Our parents were strict on us about some things but for the most part we romped all over this farm and this home here never worrying much about anything having fun and learning from not only our parents but from each other. Each of us had a horse and would spend hours riding together all over this valley. Laughing Mary tells me, we had our own bicycles and believe it or not that Anuta has all them together down in the Morgan Quarters and refuses to cough them up for us.

Cyl and me were in there one day grooming our Morgans and Anuta came bouncing up to us and said how youins aunts of mine gettin on today? That tore Cyl and me up and we started laughing at her speaking our mountain slang. She said I got something to show youins up on the second floor that Beth and me found in the barn benind the house a few days ago.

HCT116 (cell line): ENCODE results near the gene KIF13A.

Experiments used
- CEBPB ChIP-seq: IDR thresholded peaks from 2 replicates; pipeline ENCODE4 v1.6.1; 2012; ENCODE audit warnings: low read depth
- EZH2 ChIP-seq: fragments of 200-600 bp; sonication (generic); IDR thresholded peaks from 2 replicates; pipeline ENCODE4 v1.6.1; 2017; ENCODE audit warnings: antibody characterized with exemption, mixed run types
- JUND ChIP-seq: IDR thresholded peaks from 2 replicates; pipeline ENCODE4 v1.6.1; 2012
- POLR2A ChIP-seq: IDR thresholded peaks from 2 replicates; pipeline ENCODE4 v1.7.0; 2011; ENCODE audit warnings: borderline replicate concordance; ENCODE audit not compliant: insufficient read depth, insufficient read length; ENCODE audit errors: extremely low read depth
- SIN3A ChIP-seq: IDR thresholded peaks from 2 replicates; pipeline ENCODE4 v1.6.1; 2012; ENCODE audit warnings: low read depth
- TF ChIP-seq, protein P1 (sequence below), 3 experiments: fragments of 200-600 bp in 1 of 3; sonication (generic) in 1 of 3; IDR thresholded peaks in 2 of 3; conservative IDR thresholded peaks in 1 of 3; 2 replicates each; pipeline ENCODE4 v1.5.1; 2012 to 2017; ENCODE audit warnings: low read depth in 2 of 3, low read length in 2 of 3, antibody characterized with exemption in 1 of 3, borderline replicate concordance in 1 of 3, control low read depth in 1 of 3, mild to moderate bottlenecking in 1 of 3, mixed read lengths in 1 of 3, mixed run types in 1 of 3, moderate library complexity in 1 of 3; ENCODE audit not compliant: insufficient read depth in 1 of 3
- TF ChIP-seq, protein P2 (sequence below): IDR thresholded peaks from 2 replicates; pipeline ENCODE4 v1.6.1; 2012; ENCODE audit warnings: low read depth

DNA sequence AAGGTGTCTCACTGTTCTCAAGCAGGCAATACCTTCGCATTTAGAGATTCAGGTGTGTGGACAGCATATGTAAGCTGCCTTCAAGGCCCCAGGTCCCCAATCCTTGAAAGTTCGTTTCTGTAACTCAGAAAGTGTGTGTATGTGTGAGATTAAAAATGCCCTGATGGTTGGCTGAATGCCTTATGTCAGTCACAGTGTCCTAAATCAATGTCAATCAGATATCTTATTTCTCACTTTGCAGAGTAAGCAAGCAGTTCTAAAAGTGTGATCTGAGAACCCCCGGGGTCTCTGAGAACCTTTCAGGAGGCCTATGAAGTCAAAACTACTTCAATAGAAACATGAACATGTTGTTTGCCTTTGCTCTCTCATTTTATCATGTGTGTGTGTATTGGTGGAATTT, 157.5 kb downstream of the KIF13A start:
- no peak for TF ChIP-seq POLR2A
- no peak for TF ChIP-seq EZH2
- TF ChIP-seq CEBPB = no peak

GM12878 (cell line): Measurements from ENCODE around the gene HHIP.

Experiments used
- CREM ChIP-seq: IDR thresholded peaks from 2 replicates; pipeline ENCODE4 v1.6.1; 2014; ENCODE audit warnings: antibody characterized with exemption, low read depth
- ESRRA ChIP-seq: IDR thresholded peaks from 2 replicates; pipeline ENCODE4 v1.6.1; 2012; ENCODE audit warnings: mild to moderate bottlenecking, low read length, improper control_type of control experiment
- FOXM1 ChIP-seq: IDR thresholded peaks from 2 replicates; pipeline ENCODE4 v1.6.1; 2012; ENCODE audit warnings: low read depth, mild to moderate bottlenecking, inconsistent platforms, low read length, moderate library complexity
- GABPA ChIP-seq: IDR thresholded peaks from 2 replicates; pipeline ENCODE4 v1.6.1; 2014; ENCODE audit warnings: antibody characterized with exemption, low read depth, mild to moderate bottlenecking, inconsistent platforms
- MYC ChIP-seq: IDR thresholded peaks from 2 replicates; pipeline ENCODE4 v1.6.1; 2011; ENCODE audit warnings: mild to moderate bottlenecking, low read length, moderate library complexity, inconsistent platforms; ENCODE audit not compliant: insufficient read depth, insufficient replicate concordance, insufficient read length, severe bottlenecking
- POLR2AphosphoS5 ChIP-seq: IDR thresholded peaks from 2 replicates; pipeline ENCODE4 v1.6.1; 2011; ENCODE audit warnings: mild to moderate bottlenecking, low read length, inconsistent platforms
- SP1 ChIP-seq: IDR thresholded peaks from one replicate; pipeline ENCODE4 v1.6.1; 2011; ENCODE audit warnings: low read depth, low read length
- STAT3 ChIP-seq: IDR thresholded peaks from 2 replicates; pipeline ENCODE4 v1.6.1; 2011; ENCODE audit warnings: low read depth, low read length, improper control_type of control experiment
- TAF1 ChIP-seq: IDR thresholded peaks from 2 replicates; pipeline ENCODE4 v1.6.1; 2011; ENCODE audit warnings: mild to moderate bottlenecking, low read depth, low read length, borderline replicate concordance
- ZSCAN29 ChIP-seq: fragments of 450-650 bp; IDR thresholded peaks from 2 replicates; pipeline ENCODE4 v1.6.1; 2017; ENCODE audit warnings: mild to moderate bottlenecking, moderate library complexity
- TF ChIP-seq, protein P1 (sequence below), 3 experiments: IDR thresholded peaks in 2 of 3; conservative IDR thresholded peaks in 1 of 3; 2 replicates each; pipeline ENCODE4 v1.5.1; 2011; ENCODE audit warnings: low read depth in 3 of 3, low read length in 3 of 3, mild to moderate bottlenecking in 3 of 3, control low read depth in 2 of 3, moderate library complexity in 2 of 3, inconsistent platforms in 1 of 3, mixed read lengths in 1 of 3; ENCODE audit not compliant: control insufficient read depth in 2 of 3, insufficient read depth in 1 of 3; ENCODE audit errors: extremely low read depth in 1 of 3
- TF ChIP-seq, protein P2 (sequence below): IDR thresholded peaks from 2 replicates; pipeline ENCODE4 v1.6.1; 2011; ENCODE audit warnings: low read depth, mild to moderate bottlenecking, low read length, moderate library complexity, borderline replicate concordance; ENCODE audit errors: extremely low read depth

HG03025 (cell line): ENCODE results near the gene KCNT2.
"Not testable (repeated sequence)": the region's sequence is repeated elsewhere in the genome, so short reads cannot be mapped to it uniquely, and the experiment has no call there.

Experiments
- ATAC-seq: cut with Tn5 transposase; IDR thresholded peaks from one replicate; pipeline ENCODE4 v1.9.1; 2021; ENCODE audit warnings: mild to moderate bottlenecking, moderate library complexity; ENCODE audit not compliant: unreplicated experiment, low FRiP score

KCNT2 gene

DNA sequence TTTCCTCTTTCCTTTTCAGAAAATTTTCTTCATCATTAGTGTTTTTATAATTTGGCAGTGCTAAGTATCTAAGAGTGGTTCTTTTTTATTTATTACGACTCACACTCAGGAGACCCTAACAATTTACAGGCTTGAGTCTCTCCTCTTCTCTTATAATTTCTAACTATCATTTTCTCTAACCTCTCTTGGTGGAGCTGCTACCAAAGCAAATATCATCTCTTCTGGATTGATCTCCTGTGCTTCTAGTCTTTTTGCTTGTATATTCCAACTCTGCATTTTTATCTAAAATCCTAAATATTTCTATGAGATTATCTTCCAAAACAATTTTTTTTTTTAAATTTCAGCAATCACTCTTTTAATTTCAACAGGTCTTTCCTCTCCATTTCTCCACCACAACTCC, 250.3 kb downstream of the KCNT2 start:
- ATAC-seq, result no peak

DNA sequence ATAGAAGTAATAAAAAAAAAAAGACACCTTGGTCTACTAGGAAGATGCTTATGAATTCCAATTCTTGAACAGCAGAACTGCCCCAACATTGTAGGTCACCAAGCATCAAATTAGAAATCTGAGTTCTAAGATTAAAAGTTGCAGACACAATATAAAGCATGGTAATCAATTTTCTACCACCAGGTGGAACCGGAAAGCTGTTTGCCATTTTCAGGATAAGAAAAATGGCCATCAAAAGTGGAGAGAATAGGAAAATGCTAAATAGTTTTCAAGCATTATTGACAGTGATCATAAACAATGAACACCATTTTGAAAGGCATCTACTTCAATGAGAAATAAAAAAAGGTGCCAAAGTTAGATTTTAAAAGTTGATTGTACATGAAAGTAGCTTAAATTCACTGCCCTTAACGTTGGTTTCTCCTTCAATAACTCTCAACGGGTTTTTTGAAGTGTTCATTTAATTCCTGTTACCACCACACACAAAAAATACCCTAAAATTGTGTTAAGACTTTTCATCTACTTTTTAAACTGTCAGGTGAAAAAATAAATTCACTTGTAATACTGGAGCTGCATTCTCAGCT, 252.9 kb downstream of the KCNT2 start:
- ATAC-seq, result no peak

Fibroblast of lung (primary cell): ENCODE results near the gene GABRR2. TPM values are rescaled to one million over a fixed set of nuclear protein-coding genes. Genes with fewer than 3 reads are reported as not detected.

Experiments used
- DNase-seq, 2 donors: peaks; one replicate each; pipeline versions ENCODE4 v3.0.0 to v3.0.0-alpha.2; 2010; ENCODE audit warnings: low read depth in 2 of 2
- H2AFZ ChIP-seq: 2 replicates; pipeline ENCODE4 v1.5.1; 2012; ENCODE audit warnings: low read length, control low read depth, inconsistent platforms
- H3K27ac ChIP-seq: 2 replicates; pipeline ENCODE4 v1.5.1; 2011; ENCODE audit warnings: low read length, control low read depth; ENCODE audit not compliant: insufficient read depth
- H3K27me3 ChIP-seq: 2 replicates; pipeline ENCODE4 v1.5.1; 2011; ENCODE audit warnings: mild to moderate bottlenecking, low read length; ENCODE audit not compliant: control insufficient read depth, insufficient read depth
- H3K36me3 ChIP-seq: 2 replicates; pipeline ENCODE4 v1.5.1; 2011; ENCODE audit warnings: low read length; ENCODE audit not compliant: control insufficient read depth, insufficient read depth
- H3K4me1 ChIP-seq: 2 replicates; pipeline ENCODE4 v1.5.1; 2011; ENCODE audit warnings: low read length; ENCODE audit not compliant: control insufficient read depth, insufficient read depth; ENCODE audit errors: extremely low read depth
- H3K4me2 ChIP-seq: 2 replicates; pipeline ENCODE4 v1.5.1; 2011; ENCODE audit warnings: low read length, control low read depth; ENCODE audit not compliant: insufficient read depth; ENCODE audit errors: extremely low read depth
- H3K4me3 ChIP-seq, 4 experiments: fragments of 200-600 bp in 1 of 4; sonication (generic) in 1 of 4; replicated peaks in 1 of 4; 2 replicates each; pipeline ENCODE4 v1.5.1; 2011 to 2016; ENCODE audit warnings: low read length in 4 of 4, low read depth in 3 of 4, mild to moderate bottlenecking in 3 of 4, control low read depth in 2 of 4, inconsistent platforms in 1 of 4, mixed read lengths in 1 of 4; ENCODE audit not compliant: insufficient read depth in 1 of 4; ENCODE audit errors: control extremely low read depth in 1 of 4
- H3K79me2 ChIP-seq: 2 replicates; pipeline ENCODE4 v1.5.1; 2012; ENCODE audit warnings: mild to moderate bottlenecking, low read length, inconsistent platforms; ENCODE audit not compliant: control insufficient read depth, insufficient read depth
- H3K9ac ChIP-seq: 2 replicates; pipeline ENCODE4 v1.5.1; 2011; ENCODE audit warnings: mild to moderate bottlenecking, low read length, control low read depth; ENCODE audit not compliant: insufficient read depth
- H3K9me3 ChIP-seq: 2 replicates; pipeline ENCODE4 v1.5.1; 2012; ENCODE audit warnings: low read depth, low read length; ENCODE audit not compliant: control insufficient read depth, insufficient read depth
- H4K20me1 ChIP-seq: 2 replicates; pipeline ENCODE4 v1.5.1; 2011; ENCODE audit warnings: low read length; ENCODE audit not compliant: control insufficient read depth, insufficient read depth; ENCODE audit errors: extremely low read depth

We followed her up to the second floor, which could be an indoor football field just like all three of the floors in that barn.
We followed her to a large room up there. She flipped on the lights and there sat everyone of our bicycles. Cyl and me jumped up off the floor yelling I can't belive my eyes at what I'm seeing. Man what a awesome thing for us to see.
We asked Anuta could we take them home with us she and flat out told us NO not going to happen. We started laughing at her and asked her why not.

She told us these bicycles are a part of your lives and history that needs to stay in a place where they can be preserved.